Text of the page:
Tuesday, 21 May 2013
Justice Ifeoma: Remove State Of Origin Now! By Folarin Samson
The recent refusal of the Chief Justice of Nigeria, Justice Aloma Muktar to administer judicial oath of office on Justice Ifeoma Jombo-Ofo as Justice of the Court of Appeal is a draw back on the much-touted campaign for gender equality and women empowerment in Nigeria. And to think that Justice Aloma, who made history as the first female Chief Justice of the country could superintend this show because of some primordial considerations leaves so much to be desired in women who are at the top already and exposes a fundamental matter Nigeria has not been paying attention to and which is seriously affecting our nationhood. Justice Ifeoma and 11 others were supposed to be confirmed as justices of the Court of Appeal. But as others were being sworn into office, petitions were reportedly filed against the candidature of Justice Ifeoma for the position because she was not an indigene of Abia state and hence unfit to fill Abia slot as a judicial policy demanded. Findings show that Justice Ifeoma although born in Anambra State, was married to an indigene of Abia State and had since her marriage transferred her service and allegiance to Abia. That was some 14 years ago.
This writer is shocked that Justice Aloma could not make a case for her counterpart on the matter knowing the sensitive nature of gender-connected controversies. But supposing she was avoiding the sludge of gender bias, what stopped her Lordship from previously conferring with the relevant recommending authorities so the matters could be sorted out to avert the embarrassment that now trails the event? The Abia State Government and the Abia Judiciary decide who represents them and they never objected to her appointment.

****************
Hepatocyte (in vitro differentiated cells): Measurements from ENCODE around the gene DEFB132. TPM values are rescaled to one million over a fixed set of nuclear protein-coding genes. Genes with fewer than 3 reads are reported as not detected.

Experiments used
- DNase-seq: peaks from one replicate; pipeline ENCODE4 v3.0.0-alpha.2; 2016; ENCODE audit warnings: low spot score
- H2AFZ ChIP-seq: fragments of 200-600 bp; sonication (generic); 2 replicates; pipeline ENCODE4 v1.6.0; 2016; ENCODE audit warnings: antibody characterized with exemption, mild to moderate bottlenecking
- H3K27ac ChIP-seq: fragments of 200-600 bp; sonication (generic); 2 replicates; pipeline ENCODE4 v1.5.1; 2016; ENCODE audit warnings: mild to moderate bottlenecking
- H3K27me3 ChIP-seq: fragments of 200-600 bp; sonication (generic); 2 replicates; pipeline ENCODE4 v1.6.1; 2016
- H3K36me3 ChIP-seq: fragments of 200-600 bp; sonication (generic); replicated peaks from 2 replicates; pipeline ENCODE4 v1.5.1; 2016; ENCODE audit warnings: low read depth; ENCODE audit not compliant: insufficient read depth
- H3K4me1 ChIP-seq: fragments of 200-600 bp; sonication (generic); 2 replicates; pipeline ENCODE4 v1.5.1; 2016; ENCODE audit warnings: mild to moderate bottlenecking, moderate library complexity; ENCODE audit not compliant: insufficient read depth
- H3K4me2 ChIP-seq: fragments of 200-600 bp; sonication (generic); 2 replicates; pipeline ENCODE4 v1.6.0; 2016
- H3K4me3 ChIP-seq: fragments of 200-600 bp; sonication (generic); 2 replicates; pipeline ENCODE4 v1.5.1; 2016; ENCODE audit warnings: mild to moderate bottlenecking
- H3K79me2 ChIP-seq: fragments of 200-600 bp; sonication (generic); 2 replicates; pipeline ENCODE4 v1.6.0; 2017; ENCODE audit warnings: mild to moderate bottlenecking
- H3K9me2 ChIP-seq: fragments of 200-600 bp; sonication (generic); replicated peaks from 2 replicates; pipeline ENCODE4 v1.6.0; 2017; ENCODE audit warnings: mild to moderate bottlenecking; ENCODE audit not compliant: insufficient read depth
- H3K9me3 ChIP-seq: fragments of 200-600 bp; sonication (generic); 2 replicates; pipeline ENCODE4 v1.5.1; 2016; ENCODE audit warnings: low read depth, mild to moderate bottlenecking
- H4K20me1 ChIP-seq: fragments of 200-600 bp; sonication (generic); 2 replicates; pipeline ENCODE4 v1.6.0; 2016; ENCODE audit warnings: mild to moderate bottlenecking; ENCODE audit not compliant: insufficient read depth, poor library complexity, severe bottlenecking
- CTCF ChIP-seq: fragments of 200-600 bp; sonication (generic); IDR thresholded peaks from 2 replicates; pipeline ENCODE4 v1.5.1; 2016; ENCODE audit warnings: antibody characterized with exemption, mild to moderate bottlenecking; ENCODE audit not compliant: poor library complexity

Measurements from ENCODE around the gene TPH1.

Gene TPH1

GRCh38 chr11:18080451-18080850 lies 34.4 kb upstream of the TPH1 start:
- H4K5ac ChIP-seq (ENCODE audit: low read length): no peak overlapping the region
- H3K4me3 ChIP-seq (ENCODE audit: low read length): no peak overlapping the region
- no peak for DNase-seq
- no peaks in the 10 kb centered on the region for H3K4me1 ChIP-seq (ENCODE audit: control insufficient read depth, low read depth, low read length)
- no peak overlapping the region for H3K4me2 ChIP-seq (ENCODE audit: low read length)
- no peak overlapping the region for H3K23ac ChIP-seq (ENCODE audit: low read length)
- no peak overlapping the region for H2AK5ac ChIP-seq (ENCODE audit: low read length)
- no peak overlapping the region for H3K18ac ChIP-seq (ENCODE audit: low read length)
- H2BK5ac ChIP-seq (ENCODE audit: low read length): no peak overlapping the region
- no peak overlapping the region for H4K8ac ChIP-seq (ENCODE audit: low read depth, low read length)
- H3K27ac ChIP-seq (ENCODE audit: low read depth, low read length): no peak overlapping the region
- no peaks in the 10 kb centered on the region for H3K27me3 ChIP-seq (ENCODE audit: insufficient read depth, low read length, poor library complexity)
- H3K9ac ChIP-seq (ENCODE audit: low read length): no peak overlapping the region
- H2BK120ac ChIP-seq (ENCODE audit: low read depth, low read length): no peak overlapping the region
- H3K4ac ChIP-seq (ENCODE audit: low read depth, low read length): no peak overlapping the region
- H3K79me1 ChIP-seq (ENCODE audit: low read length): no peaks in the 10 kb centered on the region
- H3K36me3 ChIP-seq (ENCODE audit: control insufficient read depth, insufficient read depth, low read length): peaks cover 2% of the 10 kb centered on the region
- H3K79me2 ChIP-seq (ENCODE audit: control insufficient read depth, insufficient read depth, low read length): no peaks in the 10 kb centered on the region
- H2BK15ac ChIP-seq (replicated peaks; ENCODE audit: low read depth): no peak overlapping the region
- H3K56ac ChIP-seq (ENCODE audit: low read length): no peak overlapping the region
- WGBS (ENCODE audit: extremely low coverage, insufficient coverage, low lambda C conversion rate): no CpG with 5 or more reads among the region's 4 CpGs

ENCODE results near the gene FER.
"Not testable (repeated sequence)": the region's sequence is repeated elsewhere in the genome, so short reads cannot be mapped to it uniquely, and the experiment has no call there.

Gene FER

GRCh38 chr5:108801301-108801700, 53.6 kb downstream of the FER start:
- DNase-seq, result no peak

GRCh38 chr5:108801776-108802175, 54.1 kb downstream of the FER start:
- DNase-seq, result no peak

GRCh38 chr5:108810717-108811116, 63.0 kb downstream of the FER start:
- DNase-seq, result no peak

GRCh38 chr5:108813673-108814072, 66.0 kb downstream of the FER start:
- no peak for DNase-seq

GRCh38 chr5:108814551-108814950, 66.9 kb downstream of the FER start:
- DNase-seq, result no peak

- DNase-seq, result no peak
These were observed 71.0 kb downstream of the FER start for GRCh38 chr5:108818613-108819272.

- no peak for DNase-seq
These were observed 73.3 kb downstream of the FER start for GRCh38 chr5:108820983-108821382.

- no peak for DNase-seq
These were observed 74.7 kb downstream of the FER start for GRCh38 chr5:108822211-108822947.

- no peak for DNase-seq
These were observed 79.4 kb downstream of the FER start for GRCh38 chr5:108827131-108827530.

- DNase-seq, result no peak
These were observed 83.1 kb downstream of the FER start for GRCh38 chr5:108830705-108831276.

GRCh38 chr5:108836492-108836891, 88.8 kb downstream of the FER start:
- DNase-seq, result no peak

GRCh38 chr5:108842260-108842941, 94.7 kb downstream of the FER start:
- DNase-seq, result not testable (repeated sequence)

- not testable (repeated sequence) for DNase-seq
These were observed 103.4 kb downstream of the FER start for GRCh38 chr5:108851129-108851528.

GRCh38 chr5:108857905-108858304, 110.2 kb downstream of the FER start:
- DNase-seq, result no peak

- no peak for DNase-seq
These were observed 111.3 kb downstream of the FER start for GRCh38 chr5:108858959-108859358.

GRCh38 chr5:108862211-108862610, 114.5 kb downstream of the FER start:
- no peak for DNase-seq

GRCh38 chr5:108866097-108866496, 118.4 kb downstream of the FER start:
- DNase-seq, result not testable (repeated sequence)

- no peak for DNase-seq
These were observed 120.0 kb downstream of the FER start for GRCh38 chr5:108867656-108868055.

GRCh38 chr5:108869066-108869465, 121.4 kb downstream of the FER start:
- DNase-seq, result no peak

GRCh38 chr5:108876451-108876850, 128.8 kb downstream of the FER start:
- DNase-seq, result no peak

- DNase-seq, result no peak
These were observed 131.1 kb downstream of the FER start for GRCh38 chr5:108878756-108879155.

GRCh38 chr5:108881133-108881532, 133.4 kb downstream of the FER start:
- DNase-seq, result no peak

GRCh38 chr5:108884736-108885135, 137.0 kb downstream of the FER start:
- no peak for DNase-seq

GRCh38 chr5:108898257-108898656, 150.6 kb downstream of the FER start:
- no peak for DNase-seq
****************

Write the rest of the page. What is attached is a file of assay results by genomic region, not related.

The Presidency and the National Judicial Council also reportedly approved of her appointment and established the worth of her qualifications and credentials for the office. So, why would the CJN allow some raucous dissenters put the judiciary in a situation that could lead to insinuation of another bout of subliminal interference in judicial processes? And if indeed there is a subsisting judicial policy that forbids women from ascending to the height of their career in their husband’s state as we are being told, what is the position of the constitution, which is the basis of all other rules and policies?
Section 1(3) of the 1999 Constitution had established the pre-eminence of the constitution thus: “If any other law is inconsistent with the provisions of this constitution, this constitution shall prevail, to the extent of the inconsistency, be void”.
In addressing the matter of Justice Ifeoma, Section 42 (1) under the heading ‘Right to freedom from Discrimination’ states, “A citizen of Nigeria of a particular community, ethnic group, place of origin, sex, religion or political opinion shall not, by reason only that he is such a person
(a) be subjected either expressly by, or in the practical application of, any law in force in Nigeria or any executive or administrative action of the government, to disabilities or restriction to which citizens of Nigeria or other communities, ethnic groups, places of origin, sex, religions or political opinions are not made subject”